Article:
• Nor should, in my view, a crude hydraulic model be used. Such a model might argue that first of all you have to drain off the total pool of distress in which paralytic distorted behaviour lurks, before that behaviour is rendered impotent and new behaviour can begin. A preferable model is that as soon as discharge of distress liberates enough insight into the dynamic of the distorted behaviour, then a person can start to live intentionally. The old distortions may still have some energy in them, may still tend to leap out of the bushes when the situation that provokes them occurs, but now that the person understands what makes them leap, she can choose to replace them with alternative and more adaptive, effective behaviours. In other words, catharsis can reduce the charge on distorted behaviour tendencies to the point at which the person has enough attention outside them, in their provoking situations, to choose to keep them out of behaviour and to create new and self-fulfilling responses.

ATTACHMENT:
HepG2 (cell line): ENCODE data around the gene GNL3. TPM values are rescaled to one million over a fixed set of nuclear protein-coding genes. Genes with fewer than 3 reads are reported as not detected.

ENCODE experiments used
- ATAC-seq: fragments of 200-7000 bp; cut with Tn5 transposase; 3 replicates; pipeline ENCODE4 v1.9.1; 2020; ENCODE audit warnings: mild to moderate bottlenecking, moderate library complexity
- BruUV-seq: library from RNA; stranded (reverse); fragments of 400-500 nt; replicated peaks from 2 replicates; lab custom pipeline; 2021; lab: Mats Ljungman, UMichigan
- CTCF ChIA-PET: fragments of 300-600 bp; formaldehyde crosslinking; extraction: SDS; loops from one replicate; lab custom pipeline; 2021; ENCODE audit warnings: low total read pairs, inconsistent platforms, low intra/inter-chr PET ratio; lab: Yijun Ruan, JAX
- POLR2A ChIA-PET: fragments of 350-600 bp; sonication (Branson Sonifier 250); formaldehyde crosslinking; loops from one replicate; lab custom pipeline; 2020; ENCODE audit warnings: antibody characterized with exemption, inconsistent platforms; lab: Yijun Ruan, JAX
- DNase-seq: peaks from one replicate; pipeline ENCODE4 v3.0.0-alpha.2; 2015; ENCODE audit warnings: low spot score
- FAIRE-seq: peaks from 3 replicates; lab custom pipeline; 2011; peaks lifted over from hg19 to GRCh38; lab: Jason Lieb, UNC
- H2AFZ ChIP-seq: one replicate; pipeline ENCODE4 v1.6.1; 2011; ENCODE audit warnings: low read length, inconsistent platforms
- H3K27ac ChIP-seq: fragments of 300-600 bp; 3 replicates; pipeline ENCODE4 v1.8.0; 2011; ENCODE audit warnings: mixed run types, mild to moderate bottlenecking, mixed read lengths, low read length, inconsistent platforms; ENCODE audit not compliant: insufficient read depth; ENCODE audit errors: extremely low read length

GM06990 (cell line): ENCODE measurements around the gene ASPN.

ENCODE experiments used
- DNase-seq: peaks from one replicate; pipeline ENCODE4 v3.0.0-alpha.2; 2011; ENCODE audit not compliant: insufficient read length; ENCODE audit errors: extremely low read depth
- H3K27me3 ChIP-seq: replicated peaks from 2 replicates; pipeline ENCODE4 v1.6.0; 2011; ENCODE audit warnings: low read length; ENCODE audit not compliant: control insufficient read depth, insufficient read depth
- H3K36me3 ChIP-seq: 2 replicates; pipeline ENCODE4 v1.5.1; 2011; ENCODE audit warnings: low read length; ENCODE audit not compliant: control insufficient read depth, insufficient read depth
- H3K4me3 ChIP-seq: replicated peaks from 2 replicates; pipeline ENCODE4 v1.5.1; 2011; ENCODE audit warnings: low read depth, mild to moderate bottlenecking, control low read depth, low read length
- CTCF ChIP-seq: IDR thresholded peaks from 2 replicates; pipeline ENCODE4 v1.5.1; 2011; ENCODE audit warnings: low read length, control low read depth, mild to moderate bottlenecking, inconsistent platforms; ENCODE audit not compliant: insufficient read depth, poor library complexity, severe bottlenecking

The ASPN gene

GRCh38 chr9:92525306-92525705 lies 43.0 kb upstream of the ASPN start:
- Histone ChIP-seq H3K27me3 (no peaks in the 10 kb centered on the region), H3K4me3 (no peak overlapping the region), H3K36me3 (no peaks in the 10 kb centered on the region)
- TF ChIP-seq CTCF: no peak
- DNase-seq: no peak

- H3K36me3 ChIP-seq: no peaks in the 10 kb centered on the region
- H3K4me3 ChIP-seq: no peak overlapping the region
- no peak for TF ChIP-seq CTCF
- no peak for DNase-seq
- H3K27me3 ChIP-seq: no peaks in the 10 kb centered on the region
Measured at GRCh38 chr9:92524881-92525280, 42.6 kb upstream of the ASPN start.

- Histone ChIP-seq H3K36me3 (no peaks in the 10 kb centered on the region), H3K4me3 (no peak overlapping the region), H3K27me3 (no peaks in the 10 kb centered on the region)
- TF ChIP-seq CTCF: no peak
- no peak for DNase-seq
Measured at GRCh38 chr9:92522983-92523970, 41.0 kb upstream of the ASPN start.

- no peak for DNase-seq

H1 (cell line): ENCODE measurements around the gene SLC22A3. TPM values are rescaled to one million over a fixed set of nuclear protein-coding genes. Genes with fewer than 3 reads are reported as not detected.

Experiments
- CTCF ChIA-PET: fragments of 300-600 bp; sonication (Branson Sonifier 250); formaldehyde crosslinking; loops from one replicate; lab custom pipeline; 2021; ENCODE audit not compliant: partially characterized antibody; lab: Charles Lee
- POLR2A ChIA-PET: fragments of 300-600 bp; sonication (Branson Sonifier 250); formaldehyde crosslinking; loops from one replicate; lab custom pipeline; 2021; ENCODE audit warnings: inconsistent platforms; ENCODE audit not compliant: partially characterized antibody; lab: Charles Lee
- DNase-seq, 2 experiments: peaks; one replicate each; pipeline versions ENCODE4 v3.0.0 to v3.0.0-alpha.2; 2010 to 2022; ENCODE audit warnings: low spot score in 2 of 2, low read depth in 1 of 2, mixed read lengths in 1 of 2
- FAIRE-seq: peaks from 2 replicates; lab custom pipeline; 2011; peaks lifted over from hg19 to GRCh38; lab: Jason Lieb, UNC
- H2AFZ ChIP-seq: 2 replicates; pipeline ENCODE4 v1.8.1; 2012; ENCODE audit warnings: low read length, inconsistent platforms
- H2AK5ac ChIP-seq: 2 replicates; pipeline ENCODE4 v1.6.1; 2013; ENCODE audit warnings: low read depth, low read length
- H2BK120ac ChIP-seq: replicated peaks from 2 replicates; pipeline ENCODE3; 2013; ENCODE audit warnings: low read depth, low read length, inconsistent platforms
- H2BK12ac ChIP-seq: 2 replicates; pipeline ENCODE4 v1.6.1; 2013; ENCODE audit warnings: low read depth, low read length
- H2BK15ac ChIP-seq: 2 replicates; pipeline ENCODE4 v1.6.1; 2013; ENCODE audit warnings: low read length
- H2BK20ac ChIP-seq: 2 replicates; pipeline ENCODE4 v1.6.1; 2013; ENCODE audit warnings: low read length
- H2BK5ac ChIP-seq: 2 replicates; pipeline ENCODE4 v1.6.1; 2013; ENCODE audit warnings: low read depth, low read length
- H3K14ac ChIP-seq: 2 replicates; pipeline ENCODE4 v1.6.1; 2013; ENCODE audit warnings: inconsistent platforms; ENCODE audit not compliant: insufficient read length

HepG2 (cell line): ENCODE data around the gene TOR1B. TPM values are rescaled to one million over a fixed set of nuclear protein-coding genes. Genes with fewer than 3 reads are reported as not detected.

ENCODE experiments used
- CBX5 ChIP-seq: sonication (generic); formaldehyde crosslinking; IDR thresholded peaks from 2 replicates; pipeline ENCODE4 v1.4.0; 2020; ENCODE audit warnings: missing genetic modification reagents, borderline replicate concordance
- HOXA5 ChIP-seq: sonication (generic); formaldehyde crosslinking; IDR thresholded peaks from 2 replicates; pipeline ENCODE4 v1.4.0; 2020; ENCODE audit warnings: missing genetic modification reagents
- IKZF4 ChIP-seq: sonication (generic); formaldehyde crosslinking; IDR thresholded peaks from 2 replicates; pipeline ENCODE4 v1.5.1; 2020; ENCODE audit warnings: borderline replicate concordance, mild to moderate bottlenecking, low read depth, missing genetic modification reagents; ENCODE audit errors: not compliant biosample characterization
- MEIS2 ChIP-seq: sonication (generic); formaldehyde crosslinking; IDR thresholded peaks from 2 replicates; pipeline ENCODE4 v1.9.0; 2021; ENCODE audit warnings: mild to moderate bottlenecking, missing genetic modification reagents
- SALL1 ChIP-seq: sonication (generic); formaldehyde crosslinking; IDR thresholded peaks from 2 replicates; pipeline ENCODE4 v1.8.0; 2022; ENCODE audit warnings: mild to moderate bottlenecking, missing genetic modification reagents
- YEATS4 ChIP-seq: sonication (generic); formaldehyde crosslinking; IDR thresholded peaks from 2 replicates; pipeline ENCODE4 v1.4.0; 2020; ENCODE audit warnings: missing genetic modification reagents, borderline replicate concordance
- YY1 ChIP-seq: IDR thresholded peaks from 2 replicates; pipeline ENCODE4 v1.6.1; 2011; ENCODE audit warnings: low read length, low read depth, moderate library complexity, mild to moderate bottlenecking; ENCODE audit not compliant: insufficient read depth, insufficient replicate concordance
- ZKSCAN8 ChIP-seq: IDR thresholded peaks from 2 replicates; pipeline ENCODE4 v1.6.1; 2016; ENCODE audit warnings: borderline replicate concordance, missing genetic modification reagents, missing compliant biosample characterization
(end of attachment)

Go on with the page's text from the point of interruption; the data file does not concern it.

4. Living in abundant time. Sustained catharsis generates a great deal of free attention - attention that has been liberated from the constraints of past distress. The result is a much greater awareness of present time reality, of what is here and now occurring in the given world, with a greater capacity to respond appropriately and flexibly to it. For many people this is an altered state of consciousness, for ordinary consciousness so often has a charge of anxiety on the memory of past events, which restricts the ability to notice in a thoroughly aware way what is going on now. Distress emotion hooked on to the past puts both very severe blinkers and a distorting lens on perception of the present.